​I have never used QUICKWIN but I have application parts which draw graphics in Windows using GDI+ for 2D and OpenGL for 3D (both called from C++), but I have never identified such a problem and a circle is usually a circle. On a screen, pixels introduce 'discontinuous' geometry (and an image is always a bitmap) so a circle with a diameter of 10 pixels cannot appear as drawn with a compass on a paper sheet.  
 

 

 

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New Contributor I
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Well, "pixel" size might even be different for PRINTED documents than

it is for a graphic display device.

For example, if I were going to make a document for a formal presentation.

 

I am wondering if that is defined formally anywhere ?

 

For example, a circle might look like a circle on a graphic display, but

would the aspect ratio be the SAME when I print it out?

 

This was formerly an issue when I worked at JPL - - but maybe some standardization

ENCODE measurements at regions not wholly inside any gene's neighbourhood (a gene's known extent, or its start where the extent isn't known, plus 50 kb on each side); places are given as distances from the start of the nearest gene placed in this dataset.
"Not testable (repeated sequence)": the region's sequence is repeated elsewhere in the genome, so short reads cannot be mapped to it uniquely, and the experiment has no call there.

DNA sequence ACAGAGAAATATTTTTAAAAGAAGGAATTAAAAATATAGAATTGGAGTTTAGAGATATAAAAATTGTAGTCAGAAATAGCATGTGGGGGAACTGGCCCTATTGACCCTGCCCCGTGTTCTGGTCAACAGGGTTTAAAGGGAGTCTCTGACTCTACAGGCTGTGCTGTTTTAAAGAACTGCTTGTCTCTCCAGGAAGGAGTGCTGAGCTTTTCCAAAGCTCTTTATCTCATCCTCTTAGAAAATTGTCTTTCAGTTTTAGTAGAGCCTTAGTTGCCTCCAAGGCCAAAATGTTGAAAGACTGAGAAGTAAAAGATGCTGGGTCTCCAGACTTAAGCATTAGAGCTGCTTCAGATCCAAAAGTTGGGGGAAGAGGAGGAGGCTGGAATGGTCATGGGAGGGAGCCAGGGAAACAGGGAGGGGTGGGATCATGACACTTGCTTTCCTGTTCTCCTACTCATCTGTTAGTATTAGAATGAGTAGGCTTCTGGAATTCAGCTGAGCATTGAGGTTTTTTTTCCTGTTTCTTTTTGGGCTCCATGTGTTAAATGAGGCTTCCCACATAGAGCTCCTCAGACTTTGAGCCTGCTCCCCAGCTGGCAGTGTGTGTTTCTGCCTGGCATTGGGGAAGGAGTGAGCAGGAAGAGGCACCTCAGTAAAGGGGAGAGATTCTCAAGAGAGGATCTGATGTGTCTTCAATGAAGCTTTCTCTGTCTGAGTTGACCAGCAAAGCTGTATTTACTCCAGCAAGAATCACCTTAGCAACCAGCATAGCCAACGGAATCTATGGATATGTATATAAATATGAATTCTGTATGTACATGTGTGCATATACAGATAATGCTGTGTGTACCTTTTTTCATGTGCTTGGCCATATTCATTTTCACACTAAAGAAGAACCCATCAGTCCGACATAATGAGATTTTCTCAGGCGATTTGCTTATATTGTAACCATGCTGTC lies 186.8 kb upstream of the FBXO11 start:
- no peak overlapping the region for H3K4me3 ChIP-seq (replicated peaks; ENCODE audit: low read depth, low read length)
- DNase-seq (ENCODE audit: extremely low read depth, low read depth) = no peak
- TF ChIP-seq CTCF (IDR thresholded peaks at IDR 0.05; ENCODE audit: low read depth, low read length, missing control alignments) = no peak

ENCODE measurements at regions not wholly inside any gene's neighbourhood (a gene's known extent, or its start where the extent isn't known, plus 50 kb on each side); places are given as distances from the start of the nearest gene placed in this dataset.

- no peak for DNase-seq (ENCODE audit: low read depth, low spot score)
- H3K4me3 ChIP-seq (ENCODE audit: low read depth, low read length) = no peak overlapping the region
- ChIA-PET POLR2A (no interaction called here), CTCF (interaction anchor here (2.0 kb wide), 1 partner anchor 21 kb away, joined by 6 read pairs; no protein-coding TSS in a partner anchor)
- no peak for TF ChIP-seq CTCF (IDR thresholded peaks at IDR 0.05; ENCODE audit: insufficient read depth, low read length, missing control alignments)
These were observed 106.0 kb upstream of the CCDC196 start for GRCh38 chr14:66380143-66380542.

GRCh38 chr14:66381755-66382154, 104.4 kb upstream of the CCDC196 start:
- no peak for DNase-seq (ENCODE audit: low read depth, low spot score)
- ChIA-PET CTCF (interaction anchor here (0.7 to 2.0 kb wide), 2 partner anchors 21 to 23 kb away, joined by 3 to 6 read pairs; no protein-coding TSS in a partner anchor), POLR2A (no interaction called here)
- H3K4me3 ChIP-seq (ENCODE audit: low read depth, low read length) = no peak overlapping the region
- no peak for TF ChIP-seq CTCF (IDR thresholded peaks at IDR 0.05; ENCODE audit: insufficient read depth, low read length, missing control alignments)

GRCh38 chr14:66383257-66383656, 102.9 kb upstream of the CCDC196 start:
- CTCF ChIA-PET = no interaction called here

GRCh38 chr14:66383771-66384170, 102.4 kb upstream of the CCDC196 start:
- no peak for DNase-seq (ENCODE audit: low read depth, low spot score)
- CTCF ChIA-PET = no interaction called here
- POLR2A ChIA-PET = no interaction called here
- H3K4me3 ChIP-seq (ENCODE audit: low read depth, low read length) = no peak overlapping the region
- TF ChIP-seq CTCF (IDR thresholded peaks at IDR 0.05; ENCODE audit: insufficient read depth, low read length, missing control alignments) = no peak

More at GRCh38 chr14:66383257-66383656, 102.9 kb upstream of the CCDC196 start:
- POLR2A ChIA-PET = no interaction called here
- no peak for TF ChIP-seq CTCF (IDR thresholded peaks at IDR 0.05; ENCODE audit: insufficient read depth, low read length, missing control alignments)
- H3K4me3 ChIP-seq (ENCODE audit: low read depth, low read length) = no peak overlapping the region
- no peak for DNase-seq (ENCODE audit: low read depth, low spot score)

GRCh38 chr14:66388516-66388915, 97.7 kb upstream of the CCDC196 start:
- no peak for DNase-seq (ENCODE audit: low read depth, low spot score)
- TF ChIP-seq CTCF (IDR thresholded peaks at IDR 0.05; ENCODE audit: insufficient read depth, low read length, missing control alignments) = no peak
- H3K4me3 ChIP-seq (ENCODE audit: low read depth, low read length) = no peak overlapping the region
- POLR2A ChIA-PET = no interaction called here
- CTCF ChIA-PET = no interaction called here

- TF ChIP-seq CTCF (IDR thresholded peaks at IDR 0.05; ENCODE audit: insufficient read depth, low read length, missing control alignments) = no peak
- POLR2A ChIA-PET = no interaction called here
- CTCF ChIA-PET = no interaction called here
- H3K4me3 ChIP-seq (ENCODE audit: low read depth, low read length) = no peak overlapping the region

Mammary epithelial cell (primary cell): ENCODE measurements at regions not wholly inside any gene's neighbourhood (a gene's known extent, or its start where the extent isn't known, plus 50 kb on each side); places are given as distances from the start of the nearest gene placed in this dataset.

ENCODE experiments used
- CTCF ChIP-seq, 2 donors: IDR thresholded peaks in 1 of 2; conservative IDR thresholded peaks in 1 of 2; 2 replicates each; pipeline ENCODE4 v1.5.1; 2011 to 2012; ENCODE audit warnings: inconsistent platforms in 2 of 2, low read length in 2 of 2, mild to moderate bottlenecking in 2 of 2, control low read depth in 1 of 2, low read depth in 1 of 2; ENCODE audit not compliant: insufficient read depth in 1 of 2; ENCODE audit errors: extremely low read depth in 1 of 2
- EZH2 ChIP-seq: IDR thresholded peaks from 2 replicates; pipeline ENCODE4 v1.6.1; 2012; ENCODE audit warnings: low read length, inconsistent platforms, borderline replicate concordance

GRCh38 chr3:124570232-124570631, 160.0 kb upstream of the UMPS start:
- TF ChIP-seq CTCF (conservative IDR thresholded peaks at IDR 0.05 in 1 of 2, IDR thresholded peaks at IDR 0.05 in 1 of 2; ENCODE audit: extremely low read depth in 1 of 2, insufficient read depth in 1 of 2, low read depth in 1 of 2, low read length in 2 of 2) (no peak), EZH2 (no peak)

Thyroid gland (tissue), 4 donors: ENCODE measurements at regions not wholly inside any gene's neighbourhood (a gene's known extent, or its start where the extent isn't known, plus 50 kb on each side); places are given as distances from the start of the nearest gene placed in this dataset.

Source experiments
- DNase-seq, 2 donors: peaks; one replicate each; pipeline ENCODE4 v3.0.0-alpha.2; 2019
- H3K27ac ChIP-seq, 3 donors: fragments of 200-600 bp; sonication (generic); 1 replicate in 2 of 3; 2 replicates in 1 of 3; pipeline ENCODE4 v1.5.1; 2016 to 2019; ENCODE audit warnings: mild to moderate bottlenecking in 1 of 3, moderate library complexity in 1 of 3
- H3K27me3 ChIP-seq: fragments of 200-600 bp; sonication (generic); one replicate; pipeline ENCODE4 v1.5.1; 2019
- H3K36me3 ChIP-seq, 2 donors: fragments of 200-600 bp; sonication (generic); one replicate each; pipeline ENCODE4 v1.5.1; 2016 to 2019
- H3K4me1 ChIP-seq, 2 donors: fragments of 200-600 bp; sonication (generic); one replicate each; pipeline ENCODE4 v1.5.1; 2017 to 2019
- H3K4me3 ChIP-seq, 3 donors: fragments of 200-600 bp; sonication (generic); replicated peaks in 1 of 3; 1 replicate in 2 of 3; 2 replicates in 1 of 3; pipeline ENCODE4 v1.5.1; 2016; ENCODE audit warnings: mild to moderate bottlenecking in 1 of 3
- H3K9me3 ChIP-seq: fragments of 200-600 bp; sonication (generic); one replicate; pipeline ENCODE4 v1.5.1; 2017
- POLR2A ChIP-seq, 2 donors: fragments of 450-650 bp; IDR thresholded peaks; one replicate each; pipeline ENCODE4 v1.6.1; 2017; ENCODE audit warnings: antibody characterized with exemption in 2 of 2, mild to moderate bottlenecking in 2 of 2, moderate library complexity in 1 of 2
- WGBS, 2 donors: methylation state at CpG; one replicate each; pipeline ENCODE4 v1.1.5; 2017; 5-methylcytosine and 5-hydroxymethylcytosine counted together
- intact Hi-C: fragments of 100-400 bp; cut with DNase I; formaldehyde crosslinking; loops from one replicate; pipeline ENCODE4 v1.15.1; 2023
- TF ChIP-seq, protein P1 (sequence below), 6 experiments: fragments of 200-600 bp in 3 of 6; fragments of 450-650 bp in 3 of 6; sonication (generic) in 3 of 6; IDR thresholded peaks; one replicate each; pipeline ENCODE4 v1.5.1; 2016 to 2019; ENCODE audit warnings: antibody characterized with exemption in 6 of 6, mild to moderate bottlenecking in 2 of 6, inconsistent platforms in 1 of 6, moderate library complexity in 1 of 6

has taken place since then. The actual number of pixels would be consistent of course,

so the issue is:  "How big is a pixel?"

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You shouldn't have to worry about the shape of a pixel. 

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New Contributor I
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As far as I know, that is not standardized.

 

If it is, it would be nice to see some reference literature.

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Valued Contributor III
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A pixel is a 'point' not a shape. The pixel per inch In X and Y are what are important not the pixel shape.

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New Contributor I
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Well, then then X and Y pixels per inch have not been defined anywhere,

unless that is hardware dependent.

On a digital movie screen, one pixel would take up a good fraction of

an inch, I assume.

And it isnt even certain that the X and Y ratios are the same.

One would have to know that, to assure that the aspect ratio is correct.

Otherwise a 500 x 500 square would not have the right dimensions, for example.

 

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You said earlier that you want the "shape" to be exact. Now you want the dimensions to be exact? That's a lot harder, because Windows doesn't know the physical dimensions of the display, only the number of pixels in X and Y. Unless there's something seriously wrong with the display, if you draw a circle it should be a circle.